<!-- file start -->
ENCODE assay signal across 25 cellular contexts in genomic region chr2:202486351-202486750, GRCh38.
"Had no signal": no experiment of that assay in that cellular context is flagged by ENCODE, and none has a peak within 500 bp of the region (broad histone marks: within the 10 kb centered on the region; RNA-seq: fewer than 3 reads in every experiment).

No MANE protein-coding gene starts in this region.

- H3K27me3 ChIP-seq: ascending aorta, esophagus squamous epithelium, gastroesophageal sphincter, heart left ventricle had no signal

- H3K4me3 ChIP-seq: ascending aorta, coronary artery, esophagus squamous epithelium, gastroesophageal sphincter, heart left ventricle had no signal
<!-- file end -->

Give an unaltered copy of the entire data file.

ENCODE assay signal across 25 cellular contexts in genomic region chr2:202486351-202486750, GRCh38.
"Had no signal": no experiment of that assay in that cellular context is flagged by ENCODE, and none has a peak within 500 bp of the region (broad histone marks: within the 10 kb centered on the region; RNA-seq: fewer than 3 reads in every experiment).

No MANE protein-coding gene starts in this region.

- H3K27me3 ChIP-seq: ascending aorta, esophagus squamous epithelium, gastroesophageal sphincter, heart left ventricle had no signal

- H3K4me3 ChIP-seq: ascending aorta, coronary artery, esophagus squamous epithelium, gastroesophageal sphincter, heart left ventricle had no signal